We are a group of Catholics, some of whom are ordained, brought together by our love of Christ's Church and our anxiety about its future. Still inspired by the Second Vatican Council, we want to contribute fully to the life of our Church so that we may be a more effective sign of the Kingdom of God. To do this, we believe that an atmosphere of openness and dialogue both with each other and with our church leadership needs developing. Accordingly, we aim to supply channels of free and frank communication. We desire to help create a climate of trust and respect for all where this dialogue may be fostered.
ACTA is a movement built from below by clergy and laity alike in every diocese in England and Wales. It exists to give those people an effective voice. It is an instrument to establish and promote space for a trusting dialogue within a hierarchically structured people’s Church.
ACTA believes that the reforms of the Second Vatican Council are the only way forward for mission to modern society. It is not a small chapel of selected followers; it believes in the Church as a “big tent”, with open doors. As a free and representative association of believers, it seeks to liberate the expertise in the ranks, so as to bring added energy and witness to the Church in the world.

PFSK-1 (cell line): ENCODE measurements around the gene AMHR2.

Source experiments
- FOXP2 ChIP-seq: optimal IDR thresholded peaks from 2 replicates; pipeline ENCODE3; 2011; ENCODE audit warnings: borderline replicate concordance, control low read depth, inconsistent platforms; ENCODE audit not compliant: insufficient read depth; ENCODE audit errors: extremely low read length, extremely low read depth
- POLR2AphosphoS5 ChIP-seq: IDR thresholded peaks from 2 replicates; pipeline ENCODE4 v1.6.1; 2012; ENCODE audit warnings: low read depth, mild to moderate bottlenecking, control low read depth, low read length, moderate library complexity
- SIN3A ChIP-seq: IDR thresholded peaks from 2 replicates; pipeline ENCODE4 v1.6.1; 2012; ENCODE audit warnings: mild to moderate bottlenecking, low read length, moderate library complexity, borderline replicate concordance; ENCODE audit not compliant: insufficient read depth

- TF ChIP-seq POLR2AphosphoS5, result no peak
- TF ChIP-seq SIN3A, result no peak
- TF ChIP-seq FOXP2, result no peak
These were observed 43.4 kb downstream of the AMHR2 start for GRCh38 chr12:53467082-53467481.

This makes sobering reading - note also the 15 readers' responses. We are nowhere near as strong yet. But we must surely start reaching out to try and engage our own bishops whereover possible. I hope that all the bishops (and our nuncio) will be invited to our national meetings in future - and local bishops to any regional ones. They need to listen before it's too late. And if any are willing to engage with us, we need to listen to them.
In this link Fr Brendan Hoban from the west of Ireland explains what the two-year-old ACP is - and is not - about. He has a new book out: Where do we go from here? The crisis in Irish Catholicism. Don't know the publisher - and it's not yet available on Amazon.co.uk. But I'd imagine the situation here is not that different. The Irish have now started an Association of Catholics in Ireland (ACI) for the laity. But if the bishops refuse to talk to their priests... We need prayer and strong, wise leadership ! And, of course, many more members.
I'm attaching a handout sent me from Melbourne, Nottinghamshire. I'd like to use it as a basis for a handout to publicise a similar meeting here in Lancashire where the dioceses of Liverpool, Lancaster and Salford meet. - were one to happen. Where indeed do we go from here? - Paul Browne
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